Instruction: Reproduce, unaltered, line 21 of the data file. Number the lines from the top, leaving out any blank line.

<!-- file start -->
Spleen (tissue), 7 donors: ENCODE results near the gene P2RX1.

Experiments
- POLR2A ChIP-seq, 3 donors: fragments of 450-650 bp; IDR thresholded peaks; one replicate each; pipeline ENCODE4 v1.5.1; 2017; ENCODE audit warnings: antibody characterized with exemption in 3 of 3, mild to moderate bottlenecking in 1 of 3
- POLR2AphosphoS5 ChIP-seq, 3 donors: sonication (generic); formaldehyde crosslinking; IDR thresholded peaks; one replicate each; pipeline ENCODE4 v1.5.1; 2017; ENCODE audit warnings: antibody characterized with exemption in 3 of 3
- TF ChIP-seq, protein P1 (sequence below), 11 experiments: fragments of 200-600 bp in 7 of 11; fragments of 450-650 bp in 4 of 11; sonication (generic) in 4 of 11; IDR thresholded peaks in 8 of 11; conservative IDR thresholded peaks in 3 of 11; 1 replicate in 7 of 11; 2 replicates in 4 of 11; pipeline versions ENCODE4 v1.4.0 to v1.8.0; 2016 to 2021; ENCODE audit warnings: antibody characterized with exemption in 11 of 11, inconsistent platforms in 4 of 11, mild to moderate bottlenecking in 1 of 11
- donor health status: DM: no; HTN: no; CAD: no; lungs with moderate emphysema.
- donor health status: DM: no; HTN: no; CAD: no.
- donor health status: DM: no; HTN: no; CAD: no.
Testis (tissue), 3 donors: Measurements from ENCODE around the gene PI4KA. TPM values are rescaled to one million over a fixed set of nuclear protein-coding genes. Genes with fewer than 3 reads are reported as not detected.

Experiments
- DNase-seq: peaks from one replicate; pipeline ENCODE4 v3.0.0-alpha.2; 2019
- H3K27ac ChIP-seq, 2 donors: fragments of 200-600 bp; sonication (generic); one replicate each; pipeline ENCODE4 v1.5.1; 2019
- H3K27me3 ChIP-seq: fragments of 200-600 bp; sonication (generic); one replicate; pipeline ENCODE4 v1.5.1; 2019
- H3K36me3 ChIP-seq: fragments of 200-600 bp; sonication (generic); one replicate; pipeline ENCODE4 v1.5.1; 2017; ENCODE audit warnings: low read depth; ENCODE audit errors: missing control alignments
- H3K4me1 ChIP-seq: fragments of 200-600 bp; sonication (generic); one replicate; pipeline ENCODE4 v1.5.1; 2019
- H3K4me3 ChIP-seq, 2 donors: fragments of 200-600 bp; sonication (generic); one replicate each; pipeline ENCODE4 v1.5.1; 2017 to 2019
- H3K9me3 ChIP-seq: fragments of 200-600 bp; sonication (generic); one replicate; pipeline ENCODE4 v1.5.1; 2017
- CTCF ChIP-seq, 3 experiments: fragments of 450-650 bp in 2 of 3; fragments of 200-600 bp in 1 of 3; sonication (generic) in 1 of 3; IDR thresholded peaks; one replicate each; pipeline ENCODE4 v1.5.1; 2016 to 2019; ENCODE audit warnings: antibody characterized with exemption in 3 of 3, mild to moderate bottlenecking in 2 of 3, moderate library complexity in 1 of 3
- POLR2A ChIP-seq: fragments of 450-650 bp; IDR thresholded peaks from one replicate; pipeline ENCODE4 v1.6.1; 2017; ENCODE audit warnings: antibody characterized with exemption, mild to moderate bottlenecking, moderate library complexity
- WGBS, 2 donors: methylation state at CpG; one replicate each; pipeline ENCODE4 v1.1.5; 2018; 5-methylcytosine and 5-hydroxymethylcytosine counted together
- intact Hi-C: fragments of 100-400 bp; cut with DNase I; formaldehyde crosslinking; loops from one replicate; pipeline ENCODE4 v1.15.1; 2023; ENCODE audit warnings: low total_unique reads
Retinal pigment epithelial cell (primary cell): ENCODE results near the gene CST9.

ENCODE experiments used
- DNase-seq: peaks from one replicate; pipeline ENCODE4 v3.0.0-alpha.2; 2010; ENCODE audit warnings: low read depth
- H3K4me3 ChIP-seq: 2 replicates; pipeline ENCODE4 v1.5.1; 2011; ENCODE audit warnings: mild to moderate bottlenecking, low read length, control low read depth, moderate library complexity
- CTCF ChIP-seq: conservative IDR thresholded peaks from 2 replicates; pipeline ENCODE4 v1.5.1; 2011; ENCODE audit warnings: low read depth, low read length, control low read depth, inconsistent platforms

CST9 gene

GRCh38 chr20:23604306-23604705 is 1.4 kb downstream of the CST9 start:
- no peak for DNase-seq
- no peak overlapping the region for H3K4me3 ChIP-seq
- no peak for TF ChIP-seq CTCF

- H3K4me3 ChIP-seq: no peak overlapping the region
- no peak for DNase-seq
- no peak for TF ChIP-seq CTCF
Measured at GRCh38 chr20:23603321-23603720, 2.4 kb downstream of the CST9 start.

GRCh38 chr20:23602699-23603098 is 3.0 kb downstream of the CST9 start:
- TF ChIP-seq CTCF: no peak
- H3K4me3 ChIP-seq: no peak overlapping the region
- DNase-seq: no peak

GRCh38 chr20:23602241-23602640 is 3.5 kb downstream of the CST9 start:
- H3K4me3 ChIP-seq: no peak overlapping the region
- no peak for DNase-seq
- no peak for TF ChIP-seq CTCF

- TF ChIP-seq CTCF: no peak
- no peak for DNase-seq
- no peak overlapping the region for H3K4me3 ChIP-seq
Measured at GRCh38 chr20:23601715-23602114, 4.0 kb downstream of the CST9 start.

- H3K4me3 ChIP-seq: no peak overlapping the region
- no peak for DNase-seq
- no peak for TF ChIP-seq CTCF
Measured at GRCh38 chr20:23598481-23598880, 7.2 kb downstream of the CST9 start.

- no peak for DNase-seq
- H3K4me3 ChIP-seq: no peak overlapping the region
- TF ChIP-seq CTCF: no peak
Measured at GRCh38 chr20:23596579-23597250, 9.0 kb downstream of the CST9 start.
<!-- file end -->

- intact Hi-C: fragments of 100-400 bp; cut with DNase I; formaldehyde crosslinking; loops from one replicate; pipeline ENCODE4 v1.15.1; 2023; ENCODE audit warnings: low total_unique reads